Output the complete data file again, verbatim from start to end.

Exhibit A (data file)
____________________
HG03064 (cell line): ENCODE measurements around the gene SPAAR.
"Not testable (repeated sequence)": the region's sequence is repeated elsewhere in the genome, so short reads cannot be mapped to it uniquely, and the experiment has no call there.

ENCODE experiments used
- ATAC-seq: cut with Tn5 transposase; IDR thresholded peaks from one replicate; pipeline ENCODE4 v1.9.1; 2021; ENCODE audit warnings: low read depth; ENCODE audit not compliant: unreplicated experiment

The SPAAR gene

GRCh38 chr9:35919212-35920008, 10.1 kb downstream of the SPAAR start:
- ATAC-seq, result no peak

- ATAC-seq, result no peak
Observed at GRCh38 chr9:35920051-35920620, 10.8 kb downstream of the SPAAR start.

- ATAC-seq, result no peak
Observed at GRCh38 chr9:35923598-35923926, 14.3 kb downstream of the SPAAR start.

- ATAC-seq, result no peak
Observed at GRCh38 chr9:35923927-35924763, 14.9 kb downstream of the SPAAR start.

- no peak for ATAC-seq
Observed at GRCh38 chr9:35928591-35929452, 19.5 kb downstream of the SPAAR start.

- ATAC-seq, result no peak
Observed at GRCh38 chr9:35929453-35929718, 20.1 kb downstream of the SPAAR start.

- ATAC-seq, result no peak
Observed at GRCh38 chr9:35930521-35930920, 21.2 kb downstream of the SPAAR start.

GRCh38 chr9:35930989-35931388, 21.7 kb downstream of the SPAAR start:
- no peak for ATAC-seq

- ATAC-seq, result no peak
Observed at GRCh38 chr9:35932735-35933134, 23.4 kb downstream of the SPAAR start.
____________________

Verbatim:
HG03064 (cell line): ENCODE measurements around the gene SPAAR.
"Not testable (repeated sequence)": the region's sequence is repeated elsewhere in the genome, so short reads cannot be mapped to it uniquely, and the experiment has no call there.

ENCODE experiments used
- ATAC-seq: cut with Tn5 transposase; IDR thresholded peaks from one replicate; pipeline ENCODE4 v1.9.1; 2021; ENCODE audit warnings: low read depth; ENCODE audit not compliant: unreplicated experiment

The SPAAR gene

GRCh38 chr9:35919212-35920008, 10.1 kb downstream of the SPAAR start:
- ATAC-seq, result no peak

- ATAC-seq, result no peak
Observed at GRCh38 chr9:35920051-35920620, 10.8 kb downstream of the SPAAR start.

- ATAC-seq, result no peak
Observed at GRCh38 chr9:35923598-35923926, 14.3 kb downstream of the SPAAR start.

- ATAC-seq, result no peak
Observed at GRCh38 chr9:35923927-35924763, 14.9 kb downstream of the SPAAR start.

- no peak for ATAC-seq
Observed at GRCh38 chr9:35928591-35929452, 19.5 kb downstream of the SPAAR start.

- ATAC-seq, result no peak
Observed at GRCh38 chr9:35929453-35929718, 20.1 kb downstream of the SPAAR start.

- ATAC-seq, result no peak
Observed at GRCh38 chr9:35930521-35930920, 21.2 kb downstream of the SPAAR start.

GRCh38 chr9:35930989-35931388, 21.7 kb downstream of the SPAAR start:
- no peak for ATAC-seq

- ATAC-seq, result no peak
Observed at GRCh38 chr9:35932735-35933134, 23.4 kb downstream of the SPAAR start.